Helen Toner and Tasha McCauley, who left the board of Openai after its decision to reverse course on replacing Sam Altman, the CEO, last November, have offered comments on the regulation of artificial intelligence (AI) and events at OpenAI in a By Invitation piece in The Economist.

We do not accept the claims made by Ms Toner and Ms McCauley regarding events at OpenAI. Upon being asked by the former board (including Ms Toner and Ms McCauley) to serve on the new board, the first step we took was to commission an external review of events leading up to Mr Altman’s forced resignation. We chaired a special committee set up by the board, and WilmerHale, a prestigious law firm, led the review. It conducted dozens of interviews with members of OpenAI's previous board (including Ms Toner and Ms McCauley), Openai executives, advisers to the previous board and other pertinent witnesses; reviewed more than 30,000 documents; and evaluated various corporate actions. Both Ms Toner and Ms McCauley provided ample input to the review, and this was carefully considered as we came to our judgments.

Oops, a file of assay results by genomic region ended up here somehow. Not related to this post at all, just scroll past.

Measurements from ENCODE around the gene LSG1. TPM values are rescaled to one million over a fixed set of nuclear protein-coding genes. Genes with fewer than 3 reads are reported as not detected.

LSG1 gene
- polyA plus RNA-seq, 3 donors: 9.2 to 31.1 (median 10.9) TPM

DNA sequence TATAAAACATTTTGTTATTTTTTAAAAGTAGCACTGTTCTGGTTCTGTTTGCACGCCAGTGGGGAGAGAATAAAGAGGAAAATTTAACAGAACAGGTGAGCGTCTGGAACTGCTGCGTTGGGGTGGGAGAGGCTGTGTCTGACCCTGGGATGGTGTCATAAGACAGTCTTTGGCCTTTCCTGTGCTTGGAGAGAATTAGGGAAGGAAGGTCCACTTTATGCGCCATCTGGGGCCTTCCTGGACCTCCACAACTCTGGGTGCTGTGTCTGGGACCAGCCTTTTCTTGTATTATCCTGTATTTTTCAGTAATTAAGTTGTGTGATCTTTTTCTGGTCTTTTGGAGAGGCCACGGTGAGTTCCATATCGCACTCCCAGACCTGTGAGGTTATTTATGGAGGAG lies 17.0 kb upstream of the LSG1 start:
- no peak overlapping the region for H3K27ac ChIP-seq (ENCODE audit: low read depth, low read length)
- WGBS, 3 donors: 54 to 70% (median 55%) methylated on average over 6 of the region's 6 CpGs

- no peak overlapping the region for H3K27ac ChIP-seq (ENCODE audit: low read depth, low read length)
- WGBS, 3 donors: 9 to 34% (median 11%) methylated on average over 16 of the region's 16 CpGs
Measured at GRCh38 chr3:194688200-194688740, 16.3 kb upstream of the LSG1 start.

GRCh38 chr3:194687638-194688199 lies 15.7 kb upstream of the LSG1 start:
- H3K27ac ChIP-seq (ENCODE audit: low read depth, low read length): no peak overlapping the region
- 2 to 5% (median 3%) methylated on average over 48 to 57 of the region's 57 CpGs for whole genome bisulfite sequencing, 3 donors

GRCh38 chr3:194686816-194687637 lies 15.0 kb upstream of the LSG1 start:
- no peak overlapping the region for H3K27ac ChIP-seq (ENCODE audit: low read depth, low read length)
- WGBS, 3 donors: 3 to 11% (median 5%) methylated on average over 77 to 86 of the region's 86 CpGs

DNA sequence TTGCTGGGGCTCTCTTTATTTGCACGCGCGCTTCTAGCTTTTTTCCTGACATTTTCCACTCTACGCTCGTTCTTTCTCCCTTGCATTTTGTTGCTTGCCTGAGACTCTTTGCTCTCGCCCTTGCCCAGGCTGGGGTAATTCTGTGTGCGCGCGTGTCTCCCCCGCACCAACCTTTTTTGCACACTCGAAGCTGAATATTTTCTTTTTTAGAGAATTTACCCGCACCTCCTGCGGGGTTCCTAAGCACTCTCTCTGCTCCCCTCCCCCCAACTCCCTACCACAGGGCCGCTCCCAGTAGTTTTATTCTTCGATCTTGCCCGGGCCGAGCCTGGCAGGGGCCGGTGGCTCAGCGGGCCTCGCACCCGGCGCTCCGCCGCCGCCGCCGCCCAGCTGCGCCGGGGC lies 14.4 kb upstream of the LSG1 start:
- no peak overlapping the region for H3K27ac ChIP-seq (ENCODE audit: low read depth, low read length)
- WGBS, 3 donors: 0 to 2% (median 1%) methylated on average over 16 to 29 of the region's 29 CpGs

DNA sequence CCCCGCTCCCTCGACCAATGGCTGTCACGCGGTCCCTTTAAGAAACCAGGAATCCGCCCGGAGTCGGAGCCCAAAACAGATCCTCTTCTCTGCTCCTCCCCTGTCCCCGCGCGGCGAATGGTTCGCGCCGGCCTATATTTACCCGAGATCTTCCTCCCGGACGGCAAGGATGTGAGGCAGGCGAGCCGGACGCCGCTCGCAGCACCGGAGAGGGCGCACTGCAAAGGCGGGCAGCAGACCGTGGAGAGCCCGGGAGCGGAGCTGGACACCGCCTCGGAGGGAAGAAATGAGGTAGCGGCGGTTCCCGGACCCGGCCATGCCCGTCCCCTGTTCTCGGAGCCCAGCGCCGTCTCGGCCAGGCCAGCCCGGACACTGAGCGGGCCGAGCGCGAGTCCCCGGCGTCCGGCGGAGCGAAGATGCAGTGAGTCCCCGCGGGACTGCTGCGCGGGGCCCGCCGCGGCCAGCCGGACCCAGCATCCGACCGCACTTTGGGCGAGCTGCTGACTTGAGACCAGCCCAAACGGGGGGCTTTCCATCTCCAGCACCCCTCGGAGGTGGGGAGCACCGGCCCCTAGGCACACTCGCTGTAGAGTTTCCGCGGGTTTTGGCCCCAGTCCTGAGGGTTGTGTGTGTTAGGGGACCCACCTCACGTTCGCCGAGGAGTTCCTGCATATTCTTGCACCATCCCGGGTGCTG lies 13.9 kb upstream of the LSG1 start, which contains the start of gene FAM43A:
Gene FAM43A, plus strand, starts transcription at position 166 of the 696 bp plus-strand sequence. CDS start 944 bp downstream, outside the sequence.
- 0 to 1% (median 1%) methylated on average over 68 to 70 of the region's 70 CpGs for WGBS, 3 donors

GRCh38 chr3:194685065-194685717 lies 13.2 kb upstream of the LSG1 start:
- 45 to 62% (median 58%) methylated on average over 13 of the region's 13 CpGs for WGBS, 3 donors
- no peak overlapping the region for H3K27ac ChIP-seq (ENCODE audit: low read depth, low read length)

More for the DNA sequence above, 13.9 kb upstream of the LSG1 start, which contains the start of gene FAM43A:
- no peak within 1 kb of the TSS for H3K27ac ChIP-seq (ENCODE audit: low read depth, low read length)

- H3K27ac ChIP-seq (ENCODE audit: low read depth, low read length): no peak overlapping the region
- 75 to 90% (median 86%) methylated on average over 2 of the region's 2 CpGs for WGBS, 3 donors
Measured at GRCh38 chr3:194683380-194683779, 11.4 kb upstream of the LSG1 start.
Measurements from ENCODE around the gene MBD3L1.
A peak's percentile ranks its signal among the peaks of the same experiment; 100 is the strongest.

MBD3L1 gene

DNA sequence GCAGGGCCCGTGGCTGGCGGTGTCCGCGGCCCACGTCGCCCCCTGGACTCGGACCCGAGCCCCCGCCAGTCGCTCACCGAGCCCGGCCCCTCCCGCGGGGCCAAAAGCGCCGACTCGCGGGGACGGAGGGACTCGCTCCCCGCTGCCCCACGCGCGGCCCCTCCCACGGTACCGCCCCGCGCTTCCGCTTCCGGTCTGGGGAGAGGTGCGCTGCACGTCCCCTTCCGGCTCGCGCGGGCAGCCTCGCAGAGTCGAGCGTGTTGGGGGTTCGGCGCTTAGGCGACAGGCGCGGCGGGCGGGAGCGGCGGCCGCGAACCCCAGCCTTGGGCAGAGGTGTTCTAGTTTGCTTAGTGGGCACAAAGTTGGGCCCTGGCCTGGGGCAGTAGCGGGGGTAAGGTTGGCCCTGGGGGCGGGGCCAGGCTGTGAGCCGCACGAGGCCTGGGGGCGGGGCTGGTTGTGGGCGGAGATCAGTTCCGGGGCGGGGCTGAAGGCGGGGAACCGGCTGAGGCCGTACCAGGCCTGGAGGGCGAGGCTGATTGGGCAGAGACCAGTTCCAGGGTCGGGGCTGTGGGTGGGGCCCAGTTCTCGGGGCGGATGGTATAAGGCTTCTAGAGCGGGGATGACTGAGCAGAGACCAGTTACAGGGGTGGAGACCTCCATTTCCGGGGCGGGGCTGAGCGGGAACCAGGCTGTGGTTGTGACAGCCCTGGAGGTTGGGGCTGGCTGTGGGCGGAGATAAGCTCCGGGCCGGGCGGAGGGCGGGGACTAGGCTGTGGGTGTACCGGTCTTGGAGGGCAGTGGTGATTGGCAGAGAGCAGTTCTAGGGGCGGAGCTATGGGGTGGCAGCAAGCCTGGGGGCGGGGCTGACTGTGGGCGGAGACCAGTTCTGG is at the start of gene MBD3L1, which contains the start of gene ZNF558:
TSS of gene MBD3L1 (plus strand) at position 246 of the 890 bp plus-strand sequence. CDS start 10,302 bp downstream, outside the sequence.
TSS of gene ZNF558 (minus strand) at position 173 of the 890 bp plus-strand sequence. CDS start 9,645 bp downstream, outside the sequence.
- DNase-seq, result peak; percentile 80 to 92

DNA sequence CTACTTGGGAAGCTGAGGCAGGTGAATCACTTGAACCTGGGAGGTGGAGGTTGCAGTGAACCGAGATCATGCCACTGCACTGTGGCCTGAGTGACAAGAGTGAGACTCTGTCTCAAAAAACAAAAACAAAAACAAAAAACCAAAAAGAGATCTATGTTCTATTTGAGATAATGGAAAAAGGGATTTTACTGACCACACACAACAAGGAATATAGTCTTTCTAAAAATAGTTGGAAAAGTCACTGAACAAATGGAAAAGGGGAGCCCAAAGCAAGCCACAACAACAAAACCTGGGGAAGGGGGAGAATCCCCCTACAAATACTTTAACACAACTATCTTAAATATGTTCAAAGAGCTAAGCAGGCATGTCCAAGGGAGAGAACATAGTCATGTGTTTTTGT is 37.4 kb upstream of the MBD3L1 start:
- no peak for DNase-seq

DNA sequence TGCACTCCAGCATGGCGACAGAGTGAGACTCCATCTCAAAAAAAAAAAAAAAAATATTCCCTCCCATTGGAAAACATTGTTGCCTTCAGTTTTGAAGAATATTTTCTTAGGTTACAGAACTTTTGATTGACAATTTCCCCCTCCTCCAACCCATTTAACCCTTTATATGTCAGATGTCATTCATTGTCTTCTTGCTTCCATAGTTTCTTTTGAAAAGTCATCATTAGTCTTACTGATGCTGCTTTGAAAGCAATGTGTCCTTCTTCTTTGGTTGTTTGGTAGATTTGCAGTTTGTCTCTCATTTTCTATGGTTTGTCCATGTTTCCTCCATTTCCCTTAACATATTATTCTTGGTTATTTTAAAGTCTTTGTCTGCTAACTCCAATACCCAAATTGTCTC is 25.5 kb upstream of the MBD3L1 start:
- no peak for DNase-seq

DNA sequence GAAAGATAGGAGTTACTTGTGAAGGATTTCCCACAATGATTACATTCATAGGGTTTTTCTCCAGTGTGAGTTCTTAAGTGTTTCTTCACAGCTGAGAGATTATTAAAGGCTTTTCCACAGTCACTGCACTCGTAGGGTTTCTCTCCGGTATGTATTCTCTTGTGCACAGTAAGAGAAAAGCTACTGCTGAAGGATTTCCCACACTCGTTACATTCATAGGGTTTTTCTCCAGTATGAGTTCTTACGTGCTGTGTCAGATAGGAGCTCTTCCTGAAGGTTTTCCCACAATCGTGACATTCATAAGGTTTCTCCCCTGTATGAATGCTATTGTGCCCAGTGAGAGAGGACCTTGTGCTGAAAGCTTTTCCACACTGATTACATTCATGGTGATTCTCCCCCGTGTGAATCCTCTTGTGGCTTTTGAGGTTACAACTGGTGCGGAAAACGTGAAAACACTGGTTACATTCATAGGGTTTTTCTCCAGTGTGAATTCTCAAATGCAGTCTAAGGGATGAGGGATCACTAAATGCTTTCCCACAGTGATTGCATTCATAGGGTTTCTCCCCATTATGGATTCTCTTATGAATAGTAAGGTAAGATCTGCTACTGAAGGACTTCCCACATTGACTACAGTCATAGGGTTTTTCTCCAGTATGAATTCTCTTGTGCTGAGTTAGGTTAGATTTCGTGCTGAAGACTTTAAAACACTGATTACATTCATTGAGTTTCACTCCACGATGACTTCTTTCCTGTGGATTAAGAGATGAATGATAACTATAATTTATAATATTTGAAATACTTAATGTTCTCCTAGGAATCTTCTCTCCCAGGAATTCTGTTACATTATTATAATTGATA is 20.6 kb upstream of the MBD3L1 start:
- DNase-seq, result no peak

The review’s findings rejected the idea that any kind of ai safety concern necessitated Mr Altman’s replacement. In fact, WilmerHale found that “the prior board’s decision did not arise out of concerns regarding product safety or security, the pace of development, OpenAI's finances, or its statements to investors, customers, or business partners.”

Furthermore, in six months of nearly daily contact with the company we have found Mr Altman highly forthcoming on all relevant issues and consistently collegial with his management team. We regret that Ms Toner continues to revisit issues that were thoroughly examined by the WilmerHale-led review rather than moving forward.

Ms Toner has continued to make claims in the press. Although perhaps difficult to remember now, OpenAI released ChatGPT in November 2022 as a research project to learn more about how useful its models are in conversational settings. It was built on GPT-3.5, an existing ai model which had already been available for more than eight months at the time.

For context:

  1. OpenAI claims that while Sam owned the OpenAI Startup Fund, there was “no personal investment or financial interest from Sam”.
  2. In February 2024, OpenAI said: “We wanted to get started quickly and the easiest way to do that due to our structure was to put it in Sam's name. We have always intended for this to be temporary.”
  3. In April 2024 it was announced that Sam no longer owns the fund.